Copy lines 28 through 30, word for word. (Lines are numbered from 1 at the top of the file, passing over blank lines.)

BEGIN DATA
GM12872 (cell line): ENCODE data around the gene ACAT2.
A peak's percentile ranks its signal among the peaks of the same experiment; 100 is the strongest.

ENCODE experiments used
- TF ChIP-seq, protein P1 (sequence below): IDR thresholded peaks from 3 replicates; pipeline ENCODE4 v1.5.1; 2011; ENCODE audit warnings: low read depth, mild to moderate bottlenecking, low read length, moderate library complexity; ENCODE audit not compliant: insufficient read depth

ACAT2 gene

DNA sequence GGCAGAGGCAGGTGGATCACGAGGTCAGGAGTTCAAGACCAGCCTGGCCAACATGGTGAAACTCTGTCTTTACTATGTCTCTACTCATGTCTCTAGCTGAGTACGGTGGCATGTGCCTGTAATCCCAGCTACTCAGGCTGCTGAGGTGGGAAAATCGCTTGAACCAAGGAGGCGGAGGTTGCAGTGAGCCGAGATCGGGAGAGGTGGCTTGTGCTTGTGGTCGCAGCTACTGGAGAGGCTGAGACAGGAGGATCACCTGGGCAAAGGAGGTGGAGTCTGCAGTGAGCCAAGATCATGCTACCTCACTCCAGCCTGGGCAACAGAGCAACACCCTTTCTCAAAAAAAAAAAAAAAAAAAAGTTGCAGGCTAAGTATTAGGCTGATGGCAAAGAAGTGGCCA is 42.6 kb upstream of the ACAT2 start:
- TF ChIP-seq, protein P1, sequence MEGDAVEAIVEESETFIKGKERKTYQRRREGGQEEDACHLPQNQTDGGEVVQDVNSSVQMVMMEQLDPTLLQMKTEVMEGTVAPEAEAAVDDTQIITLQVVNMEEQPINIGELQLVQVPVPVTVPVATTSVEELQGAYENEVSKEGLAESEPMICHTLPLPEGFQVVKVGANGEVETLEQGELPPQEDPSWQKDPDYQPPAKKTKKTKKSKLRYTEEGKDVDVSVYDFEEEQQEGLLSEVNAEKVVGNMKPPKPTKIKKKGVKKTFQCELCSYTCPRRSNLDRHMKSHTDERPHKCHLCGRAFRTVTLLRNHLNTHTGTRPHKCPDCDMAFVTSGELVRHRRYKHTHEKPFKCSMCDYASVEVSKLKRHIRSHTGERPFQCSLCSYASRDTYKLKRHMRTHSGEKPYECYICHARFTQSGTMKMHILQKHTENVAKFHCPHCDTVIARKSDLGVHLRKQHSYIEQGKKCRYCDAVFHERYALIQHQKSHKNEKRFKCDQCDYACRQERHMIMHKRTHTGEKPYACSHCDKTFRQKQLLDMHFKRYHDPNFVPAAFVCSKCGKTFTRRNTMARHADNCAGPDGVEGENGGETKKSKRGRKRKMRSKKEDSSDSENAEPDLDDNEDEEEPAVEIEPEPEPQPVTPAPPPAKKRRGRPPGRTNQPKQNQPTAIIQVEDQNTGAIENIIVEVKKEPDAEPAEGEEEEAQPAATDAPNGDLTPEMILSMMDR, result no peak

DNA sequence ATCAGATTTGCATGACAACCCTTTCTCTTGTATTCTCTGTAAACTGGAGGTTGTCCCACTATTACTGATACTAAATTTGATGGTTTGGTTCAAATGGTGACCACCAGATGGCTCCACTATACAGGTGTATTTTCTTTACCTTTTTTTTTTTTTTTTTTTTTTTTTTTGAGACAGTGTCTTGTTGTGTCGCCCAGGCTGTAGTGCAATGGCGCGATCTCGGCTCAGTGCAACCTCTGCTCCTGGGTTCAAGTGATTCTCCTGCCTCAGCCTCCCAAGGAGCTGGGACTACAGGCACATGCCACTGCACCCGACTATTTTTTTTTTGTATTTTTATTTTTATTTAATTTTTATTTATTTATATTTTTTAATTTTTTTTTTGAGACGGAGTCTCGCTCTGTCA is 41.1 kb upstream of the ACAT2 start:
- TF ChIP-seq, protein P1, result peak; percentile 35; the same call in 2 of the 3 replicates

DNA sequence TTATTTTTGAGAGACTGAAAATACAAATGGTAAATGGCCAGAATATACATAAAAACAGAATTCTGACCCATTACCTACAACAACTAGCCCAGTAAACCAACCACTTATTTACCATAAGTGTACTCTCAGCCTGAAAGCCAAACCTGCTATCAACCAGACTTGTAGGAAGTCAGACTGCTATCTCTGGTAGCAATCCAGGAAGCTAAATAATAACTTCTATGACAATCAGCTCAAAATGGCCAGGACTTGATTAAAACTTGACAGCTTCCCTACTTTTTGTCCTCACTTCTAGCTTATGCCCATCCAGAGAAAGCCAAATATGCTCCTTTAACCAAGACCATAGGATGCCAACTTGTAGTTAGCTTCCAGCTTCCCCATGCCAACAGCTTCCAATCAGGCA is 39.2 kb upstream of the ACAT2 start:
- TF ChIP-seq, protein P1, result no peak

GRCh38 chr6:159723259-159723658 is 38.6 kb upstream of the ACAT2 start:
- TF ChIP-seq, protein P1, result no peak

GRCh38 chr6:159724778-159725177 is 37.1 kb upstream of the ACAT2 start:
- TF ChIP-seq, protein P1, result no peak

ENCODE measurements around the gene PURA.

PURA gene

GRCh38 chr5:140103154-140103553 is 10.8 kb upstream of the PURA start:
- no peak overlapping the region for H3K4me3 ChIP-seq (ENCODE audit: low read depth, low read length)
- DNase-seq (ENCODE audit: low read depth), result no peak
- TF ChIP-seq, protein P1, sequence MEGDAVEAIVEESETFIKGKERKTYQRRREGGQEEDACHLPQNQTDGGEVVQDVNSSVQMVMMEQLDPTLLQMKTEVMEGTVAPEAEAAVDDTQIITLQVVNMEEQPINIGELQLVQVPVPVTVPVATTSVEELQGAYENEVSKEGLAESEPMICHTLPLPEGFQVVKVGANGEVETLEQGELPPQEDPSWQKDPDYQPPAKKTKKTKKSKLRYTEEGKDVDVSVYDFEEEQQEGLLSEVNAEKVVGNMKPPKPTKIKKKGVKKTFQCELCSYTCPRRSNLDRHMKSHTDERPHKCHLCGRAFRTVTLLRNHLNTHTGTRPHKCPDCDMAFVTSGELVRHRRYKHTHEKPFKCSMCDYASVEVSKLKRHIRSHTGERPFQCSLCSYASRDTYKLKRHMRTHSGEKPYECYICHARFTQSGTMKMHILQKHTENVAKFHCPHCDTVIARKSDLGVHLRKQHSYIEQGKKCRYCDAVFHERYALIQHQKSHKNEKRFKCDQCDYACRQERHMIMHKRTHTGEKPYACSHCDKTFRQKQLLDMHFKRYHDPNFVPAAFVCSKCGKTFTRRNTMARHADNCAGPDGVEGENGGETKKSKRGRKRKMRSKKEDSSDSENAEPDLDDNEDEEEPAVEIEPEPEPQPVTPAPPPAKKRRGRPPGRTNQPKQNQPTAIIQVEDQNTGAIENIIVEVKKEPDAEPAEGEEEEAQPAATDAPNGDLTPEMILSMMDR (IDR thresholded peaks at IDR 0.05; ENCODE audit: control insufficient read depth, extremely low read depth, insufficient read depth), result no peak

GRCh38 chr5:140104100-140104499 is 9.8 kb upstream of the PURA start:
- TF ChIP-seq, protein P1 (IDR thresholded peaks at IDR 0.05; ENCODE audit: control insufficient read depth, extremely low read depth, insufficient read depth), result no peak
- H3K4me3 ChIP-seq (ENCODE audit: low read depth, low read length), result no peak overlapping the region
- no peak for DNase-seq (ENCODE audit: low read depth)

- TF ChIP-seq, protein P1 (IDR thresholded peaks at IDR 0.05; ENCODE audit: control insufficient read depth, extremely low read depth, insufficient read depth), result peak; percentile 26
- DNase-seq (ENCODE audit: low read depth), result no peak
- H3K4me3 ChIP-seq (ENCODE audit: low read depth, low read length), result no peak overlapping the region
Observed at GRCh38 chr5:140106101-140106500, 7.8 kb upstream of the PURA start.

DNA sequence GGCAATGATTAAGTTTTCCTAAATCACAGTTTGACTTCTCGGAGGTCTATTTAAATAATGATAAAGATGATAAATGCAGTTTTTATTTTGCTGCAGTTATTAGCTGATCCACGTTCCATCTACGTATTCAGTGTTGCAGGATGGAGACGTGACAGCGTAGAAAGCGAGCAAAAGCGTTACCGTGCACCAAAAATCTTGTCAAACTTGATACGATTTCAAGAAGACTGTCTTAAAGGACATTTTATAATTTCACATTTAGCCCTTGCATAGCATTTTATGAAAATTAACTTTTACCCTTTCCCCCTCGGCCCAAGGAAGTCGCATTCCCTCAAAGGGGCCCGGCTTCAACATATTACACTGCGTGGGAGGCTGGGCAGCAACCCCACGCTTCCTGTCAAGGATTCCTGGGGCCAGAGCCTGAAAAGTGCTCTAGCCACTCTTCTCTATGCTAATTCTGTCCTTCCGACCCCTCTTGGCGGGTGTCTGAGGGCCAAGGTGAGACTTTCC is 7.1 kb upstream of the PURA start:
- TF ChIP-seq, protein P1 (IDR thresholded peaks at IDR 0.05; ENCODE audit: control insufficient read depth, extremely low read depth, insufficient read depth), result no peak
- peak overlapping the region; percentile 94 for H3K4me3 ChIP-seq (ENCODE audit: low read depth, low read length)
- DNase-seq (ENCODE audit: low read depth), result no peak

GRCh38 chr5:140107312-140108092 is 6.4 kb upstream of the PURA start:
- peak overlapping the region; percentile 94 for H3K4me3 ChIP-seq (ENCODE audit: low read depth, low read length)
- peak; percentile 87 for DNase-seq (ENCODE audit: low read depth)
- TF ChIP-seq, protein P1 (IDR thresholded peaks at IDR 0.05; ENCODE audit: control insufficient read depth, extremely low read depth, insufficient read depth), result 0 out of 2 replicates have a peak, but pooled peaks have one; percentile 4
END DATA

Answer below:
- H3K4me3 ChIP-seq (ENCODE audit: low read depth, low read length), result no peak overlapping the region
Observed at GRCh38 chr5:140106101-140106500, 7.8 kb upstream of the PURA start.

DNA sequence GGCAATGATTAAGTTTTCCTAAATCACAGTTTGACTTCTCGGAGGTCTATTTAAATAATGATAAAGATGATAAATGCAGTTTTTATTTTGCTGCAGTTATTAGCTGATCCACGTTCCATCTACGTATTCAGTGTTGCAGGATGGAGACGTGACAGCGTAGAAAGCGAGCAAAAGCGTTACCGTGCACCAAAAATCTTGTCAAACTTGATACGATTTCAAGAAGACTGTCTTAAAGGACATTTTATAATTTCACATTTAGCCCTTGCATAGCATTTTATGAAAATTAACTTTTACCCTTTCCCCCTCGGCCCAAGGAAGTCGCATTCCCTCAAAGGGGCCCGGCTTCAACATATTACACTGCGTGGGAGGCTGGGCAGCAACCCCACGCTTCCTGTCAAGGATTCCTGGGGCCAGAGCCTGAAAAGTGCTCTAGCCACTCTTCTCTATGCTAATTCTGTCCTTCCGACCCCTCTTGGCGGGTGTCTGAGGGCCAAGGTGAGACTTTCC is 7.1 kb upstream of the PURA start: